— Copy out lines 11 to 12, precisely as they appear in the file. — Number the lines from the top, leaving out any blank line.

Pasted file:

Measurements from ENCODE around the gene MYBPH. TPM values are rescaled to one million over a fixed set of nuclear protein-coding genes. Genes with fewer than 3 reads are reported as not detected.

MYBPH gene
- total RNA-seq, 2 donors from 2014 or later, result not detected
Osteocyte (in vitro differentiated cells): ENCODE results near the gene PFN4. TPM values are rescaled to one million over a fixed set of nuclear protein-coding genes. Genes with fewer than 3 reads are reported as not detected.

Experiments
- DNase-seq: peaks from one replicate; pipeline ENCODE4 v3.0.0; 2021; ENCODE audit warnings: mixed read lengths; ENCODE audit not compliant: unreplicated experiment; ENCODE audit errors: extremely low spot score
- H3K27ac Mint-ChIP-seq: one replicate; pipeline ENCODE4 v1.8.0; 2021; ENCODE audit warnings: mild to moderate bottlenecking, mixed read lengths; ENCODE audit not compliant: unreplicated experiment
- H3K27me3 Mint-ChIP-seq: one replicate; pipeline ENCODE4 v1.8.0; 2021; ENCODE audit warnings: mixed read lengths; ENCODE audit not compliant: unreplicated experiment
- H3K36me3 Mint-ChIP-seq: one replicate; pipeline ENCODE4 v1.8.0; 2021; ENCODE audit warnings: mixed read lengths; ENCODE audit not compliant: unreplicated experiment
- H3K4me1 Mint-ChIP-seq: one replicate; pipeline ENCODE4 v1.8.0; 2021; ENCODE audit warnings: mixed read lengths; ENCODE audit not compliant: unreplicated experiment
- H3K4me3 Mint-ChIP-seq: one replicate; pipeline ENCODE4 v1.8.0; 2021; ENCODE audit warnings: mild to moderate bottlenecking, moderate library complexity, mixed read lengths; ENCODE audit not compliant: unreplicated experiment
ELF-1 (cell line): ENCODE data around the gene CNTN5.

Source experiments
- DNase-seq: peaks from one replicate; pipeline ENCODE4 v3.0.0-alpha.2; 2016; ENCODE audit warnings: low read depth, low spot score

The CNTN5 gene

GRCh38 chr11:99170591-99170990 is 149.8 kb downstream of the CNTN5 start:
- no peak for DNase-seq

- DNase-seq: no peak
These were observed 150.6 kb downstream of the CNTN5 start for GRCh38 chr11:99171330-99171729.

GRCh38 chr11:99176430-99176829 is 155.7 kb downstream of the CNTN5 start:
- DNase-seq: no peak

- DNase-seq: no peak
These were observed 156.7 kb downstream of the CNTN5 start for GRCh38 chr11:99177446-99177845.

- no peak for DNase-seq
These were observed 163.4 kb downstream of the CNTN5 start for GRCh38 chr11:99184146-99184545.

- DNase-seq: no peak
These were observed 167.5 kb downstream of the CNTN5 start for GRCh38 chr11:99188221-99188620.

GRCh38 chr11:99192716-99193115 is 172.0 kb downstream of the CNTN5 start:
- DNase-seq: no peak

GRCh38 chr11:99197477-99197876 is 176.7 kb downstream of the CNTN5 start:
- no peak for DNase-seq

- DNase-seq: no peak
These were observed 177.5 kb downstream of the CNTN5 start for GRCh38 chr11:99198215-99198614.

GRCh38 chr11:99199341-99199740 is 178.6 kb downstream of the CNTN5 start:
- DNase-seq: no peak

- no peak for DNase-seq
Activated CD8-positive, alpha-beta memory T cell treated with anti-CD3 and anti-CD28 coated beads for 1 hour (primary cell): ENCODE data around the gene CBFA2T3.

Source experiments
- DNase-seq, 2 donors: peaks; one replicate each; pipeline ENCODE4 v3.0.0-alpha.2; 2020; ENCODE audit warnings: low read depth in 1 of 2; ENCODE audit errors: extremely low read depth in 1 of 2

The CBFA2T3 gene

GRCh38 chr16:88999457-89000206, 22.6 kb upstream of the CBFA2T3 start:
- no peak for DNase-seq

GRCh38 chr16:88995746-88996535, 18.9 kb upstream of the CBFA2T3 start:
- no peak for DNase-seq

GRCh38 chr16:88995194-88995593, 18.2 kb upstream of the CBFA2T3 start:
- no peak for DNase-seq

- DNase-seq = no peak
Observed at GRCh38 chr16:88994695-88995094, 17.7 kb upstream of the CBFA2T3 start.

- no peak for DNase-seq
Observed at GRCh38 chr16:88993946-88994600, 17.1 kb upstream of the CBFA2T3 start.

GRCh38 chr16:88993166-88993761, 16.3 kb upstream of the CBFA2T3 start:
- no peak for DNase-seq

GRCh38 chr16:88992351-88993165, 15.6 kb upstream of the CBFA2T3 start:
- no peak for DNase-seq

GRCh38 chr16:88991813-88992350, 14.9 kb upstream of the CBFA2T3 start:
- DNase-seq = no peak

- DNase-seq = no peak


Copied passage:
- H3K4me3 Mint-ChIP-seq: one replicate; pipeline ENCODE4 v1.8.0; 2021; ENCODE audit warnings: mild to moderate bottlenecking, moderate library complexity, mixed read lengths; ENCODE audit not compliant: unreplicated experiment
ELF-1 (cell line): ENCODE data around the gene CNTN5.